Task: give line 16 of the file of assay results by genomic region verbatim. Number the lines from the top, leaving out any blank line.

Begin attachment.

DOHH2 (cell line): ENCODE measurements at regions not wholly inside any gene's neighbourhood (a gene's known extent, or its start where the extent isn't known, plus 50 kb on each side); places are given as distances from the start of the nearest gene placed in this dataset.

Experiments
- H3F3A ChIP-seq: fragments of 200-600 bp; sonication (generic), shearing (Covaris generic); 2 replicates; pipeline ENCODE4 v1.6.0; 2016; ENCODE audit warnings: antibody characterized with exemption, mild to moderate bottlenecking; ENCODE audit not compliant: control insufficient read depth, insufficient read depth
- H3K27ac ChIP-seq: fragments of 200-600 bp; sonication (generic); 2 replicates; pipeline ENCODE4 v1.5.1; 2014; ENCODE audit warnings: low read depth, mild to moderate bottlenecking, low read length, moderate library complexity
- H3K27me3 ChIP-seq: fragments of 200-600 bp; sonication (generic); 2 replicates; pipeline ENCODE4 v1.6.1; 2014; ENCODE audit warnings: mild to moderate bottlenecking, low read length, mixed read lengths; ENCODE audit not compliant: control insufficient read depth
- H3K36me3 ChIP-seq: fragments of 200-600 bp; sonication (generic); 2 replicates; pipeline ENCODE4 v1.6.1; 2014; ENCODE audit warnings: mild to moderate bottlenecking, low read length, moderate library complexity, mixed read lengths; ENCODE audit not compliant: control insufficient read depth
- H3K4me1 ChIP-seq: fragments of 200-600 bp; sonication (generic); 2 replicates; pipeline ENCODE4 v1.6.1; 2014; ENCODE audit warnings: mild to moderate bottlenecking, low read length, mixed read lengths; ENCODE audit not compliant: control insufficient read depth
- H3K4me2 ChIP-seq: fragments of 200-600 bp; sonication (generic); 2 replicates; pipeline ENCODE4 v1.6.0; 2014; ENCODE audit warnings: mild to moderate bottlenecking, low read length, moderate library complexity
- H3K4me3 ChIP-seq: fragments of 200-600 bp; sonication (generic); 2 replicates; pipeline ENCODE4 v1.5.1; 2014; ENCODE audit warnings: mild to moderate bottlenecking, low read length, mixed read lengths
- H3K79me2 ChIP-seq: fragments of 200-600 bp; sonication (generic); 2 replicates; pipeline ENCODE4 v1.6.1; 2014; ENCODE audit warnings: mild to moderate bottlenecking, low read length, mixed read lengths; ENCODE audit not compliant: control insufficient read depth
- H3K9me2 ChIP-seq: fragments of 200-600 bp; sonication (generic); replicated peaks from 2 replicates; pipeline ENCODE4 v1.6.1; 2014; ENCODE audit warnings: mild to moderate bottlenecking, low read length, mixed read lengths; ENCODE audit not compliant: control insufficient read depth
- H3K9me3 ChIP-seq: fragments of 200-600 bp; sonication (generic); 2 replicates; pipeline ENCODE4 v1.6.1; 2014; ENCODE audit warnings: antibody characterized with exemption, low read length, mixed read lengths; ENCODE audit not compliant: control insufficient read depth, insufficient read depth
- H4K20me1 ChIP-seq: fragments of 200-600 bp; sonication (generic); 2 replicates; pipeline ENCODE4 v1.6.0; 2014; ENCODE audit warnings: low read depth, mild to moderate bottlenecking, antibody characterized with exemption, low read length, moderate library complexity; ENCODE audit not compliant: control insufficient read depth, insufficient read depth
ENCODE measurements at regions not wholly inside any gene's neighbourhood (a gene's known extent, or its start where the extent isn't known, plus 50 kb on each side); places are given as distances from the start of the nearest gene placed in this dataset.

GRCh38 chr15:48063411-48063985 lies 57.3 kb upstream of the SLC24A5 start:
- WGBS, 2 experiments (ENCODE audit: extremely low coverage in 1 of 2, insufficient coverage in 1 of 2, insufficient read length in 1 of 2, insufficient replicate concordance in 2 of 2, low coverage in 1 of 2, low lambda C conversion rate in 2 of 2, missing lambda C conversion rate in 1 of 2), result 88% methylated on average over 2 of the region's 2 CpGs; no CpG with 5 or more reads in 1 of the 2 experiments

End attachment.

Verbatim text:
- WGBS, 2 experiments (ENCODE audit: extremely low coverage in 1 of 2, insufficient coverage in 1 of 2, insufficient read length in 1 of 2, insufficient replicate concordance in 2 of 2, low coverage in 1 of 2, low lambda C conversion rate in 2 of 2, missing lambda C conversion rate in 1 of 2), result 88% methylated on average over 2 of the region's 2 CpGs; no CpG with 5 or more reads in 1 of the 2 experiments